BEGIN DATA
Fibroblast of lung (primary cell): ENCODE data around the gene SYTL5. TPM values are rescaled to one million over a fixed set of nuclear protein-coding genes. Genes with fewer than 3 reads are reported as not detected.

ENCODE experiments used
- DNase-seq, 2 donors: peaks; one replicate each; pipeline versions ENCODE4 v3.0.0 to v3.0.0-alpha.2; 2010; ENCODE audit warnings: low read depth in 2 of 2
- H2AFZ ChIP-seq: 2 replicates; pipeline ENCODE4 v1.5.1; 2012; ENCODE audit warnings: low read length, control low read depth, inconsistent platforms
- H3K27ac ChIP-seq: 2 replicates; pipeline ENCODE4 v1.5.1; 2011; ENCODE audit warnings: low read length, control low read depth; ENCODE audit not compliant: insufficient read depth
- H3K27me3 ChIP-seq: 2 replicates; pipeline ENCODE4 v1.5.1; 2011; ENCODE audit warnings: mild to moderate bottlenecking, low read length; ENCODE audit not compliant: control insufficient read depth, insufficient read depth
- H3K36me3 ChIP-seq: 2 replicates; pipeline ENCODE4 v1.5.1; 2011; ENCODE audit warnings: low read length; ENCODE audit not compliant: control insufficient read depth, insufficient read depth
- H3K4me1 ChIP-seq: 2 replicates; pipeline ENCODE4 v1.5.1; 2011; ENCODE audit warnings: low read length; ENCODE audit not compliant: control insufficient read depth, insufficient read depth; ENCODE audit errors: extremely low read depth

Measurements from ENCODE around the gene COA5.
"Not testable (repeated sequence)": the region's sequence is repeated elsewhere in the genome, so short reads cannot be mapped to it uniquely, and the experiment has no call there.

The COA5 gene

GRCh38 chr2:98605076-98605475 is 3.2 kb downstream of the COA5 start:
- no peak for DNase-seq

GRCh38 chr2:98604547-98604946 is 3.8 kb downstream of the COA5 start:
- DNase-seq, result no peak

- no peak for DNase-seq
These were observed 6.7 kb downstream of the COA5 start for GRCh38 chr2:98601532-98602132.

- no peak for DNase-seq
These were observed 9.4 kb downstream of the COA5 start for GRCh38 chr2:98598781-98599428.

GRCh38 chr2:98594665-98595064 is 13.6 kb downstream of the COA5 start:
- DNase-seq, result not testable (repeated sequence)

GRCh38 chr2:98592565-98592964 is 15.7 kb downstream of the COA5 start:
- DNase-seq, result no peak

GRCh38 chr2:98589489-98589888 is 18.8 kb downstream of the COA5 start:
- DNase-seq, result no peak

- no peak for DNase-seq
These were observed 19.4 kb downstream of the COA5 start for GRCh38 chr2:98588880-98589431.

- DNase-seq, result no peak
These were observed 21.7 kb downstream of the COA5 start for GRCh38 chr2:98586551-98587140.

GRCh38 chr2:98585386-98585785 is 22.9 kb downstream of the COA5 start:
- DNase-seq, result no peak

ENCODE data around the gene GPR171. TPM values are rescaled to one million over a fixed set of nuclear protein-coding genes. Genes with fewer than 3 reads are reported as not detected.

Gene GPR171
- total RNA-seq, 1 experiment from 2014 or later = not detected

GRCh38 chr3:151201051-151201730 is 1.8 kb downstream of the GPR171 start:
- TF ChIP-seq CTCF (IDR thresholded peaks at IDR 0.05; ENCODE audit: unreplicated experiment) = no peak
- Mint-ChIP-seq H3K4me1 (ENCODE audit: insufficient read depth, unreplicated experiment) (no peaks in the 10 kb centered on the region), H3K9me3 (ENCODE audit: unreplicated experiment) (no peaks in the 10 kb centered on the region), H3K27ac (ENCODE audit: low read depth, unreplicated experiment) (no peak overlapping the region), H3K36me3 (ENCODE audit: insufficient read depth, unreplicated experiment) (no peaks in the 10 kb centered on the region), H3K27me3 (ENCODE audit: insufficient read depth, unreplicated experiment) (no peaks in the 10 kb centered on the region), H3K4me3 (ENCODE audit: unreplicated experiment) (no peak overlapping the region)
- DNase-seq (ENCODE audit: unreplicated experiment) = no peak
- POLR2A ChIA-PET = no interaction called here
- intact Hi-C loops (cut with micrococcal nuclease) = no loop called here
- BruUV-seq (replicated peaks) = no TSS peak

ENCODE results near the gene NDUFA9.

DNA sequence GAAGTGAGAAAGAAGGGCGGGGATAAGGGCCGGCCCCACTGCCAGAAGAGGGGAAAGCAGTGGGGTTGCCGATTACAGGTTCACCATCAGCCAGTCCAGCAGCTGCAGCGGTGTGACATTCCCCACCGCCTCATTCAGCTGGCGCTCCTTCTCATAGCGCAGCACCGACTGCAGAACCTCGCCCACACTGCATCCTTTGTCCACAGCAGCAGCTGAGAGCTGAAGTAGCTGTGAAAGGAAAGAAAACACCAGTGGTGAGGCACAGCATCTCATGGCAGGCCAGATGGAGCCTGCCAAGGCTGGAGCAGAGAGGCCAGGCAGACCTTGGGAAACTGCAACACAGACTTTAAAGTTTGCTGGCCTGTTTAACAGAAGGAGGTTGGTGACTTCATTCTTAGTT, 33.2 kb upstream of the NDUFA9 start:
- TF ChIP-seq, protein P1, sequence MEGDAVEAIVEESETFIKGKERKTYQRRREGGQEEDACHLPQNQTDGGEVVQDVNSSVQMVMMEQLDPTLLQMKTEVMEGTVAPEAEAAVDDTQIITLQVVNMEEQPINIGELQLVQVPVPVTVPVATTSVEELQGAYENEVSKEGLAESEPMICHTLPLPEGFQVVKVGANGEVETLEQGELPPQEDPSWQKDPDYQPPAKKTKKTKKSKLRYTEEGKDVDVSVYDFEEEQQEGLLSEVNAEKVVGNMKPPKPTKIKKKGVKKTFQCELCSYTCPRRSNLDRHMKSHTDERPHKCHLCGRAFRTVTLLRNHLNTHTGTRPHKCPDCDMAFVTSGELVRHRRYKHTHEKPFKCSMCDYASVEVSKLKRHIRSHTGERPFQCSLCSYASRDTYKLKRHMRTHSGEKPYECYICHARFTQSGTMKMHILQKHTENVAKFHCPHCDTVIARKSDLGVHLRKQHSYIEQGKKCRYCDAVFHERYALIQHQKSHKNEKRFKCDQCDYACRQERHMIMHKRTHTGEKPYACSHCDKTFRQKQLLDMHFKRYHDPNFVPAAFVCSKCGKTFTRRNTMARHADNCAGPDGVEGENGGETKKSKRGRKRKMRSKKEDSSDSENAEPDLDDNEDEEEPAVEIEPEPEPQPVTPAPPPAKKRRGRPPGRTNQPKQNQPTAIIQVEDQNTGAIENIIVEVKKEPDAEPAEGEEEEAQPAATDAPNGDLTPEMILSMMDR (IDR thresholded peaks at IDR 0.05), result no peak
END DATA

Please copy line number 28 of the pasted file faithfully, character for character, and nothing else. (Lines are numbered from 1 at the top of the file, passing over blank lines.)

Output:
- DNase-seq, result no peak